If you have an Android phone, Gmail account, or use Chrome to do web searches, then you have Google.
Google is currently the third most valuable brand in the world. And, to be honest, we love all the free tools and features that Google gives us to make the internet more useful.
We think this is the key to their brand’s success: offering value to its users. Another reason why many people are fond of the Google brand is because of reports of their fantastic company culture. For instance, did you know that Google took a low-carbon approach and hired 200 goats to ‘mow’ the lawn and fertilize the soil on their Mountainview Campus?
Google’s brand stretches far beyond its products and services to its values and how its employees are treated.
5 steps to successful brand identity design
Brand identity design includes all the graphic design components that represent your brand. Once you’ve gone through this step-by-step guide, you’ll be able to put together a brand book with all the identity elements you need to represent your company to consumers accurately.
1. Understand the company’s positioning
This is the market research part of the brand identity design process. It would help if you found out who exactly your target market is and what you can offer them compared to other brands.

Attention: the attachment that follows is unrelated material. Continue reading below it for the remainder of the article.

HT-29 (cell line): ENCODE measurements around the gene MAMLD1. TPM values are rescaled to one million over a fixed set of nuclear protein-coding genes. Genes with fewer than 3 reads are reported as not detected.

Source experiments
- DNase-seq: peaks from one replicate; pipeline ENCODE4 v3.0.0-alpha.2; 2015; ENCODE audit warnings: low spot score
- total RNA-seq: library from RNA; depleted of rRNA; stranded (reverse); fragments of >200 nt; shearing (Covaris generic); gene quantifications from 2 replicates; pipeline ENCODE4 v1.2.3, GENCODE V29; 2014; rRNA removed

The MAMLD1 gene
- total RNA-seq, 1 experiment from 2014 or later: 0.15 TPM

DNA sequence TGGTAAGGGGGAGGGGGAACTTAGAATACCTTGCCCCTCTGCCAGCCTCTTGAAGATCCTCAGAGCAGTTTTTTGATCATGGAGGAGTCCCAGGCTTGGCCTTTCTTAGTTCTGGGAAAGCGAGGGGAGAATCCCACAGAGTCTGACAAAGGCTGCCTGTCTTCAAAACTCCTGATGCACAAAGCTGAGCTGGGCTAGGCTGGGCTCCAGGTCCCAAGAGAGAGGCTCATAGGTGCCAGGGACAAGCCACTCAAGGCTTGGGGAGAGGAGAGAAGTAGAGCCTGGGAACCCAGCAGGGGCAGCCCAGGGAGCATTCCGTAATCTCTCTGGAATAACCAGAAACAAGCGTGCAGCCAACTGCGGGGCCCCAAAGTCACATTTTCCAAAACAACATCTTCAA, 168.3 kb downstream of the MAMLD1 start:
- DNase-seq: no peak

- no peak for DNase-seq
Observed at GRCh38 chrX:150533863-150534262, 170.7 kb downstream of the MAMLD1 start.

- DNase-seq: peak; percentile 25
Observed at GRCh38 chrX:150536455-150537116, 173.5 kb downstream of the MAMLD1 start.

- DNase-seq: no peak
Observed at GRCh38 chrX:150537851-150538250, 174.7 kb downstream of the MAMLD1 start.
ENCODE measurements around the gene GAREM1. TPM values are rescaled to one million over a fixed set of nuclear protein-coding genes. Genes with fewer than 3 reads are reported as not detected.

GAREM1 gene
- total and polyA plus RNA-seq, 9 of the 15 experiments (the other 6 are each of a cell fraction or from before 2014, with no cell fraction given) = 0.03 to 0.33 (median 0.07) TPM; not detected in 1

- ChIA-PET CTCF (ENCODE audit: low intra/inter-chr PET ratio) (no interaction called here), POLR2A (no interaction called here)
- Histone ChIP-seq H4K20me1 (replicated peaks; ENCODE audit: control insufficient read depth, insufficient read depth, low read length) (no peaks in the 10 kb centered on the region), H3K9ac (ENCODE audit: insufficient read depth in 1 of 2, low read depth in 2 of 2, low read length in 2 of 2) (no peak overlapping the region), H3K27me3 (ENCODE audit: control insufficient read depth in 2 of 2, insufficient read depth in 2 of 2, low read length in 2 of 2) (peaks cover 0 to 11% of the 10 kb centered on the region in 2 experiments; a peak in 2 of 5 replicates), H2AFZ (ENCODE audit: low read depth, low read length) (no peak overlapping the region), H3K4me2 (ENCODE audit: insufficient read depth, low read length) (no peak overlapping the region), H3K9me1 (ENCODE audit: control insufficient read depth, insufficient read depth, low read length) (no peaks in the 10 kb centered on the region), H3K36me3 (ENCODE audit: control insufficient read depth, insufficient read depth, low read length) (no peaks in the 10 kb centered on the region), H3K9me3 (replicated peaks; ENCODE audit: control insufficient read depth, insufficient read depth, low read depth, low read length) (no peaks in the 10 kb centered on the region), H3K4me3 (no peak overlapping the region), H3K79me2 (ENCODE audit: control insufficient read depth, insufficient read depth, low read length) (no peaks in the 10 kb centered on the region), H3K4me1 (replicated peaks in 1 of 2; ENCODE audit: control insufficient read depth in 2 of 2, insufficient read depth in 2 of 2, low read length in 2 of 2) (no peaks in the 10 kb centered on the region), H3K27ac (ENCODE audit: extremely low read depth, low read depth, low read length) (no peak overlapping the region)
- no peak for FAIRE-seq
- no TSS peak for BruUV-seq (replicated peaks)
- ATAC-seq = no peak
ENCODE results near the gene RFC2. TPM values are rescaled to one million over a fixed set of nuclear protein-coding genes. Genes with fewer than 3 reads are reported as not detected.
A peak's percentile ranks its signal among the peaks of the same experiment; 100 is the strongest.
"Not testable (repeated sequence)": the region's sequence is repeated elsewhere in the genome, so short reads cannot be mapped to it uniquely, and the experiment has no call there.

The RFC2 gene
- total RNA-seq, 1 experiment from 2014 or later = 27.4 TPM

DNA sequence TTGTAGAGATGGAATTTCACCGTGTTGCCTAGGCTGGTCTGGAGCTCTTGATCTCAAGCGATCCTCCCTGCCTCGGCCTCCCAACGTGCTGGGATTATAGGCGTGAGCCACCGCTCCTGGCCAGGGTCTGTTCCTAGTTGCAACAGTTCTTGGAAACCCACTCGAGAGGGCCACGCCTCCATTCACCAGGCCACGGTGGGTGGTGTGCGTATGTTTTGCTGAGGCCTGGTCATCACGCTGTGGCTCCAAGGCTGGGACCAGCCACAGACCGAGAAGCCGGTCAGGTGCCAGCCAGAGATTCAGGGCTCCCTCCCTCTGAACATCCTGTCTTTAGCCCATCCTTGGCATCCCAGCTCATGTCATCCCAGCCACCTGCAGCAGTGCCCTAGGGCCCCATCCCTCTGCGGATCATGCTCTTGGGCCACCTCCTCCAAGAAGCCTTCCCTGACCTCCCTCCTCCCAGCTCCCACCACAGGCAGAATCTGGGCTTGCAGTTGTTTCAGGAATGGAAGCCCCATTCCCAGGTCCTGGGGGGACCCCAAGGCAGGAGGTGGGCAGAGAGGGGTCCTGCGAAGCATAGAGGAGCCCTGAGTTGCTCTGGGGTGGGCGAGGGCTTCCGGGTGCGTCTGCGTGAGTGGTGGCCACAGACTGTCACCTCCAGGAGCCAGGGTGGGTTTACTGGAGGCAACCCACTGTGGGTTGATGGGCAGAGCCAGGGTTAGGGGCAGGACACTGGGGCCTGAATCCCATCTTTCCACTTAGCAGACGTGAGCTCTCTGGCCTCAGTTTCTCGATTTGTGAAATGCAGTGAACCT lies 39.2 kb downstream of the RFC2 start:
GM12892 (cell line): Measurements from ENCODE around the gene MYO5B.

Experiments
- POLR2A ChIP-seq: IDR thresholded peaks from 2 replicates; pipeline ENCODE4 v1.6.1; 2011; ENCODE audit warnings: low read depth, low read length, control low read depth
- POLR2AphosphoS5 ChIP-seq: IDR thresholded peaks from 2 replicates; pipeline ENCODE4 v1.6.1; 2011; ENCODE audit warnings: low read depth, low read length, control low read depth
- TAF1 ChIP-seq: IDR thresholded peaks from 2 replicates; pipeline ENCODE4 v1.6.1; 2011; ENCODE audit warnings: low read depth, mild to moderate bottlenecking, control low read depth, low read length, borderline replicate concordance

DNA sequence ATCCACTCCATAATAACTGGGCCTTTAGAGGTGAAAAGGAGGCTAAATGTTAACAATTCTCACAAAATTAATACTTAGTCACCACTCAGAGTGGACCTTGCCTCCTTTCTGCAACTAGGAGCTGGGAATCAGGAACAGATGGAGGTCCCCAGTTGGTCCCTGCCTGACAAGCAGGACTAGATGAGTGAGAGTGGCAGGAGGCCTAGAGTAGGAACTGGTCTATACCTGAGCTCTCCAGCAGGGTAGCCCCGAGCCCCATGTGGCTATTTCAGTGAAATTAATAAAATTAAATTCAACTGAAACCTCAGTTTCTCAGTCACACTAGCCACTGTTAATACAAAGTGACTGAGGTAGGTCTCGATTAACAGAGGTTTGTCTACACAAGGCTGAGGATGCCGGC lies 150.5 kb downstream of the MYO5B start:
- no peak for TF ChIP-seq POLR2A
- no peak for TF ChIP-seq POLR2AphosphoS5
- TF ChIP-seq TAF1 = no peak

Ask yourself the following questions:
- What is our product/service?
- How is it delivered?
- Who is our audience? In other words, who will buy our product?
- Who are our competitors, and how does our company stack up?
- What is our company’s unique value proposition? In other words, what does it offer customers that our competitors don’t?
Once you've answered these questions, you can start creating a differentiated brand identity.
2. Shape a personality for the company
This is the messaging part of designing a brand identity. To develop a cohesive identity, you must show customers how they can relate to your company’s brand.